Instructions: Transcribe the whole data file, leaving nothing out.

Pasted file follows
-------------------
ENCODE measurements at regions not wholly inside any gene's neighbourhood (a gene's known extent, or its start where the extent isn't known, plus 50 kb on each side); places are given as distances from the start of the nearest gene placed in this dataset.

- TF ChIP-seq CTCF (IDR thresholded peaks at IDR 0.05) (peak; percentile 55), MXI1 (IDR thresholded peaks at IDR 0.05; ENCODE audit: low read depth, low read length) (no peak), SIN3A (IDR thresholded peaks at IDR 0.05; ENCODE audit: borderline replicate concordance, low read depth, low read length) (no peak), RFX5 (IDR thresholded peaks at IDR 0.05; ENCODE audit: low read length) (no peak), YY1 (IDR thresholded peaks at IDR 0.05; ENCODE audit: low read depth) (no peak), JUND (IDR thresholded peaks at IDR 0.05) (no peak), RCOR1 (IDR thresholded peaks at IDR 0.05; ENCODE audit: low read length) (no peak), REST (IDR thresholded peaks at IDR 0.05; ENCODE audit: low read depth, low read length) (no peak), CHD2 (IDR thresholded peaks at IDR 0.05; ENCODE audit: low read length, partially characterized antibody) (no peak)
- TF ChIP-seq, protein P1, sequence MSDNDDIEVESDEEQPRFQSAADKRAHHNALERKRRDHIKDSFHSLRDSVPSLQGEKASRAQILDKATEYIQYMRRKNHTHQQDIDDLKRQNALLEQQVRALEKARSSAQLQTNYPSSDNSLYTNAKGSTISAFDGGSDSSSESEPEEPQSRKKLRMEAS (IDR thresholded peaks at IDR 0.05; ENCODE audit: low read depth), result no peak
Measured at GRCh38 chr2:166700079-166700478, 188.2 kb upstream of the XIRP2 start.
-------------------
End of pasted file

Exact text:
ENCODE measurements at regions not wholly inside any gene's neighbourhood (a gene's known extent, or its start where the extent isn't known, plus 50 kb on each side); places are given as distances from the start of the nearest gene placed in this dataset.

- TF ChIP-seq CTCF (IDR thresholded peaks at IDR 0.05) (peak; percentile 55), MXI1 (IDR thresholded peaks at IDR 0.05; ENCODE audit: low read depth, low read length) (no peak), SIN3A (IDR thresholded peaks at IDR 0.05; ENCODE audit: borderline replicate concordance, low read depth, low read length) (no peak), RFX5 (IDR thresholded peaks at IDR 0.05; ENCODE audit: low read length) (no peak), YY1 (IDR thresholded peaks at IDR 0.05; ENCODE audit: low read depth) (no peak), JUND (IDR thresholded peaks at IDR 0.05) (no peak), RCOR1 (IDR thresholded peaks at IDR 0.05; ENCODE audit: low read length) (no peak), REST (IDR thresholded peaks at IDR 0.05; ENCODE audit: low read depth, low read length) (no peak), CHD2 (IDR thresholded peaks at IDR 0.05; ENCODE audit: low read length, partially characterized antibody) (no peak)
- TF ChIP-seq, protein P1, sequence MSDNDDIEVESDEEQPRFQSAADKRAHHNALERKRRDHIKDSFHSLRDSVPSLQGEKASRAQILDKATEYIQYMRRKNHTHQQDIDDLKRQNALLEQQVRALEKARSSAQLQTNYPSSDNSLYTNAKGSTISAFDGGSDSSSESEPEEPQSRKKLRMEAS (IDR thresholded peaks at IDR 0.05; ENCODE audit: low read depth), result no peak
Measured at GRCh38 chr2:166700079-166700478, 188.2 kb upstream of the XIRP2 start.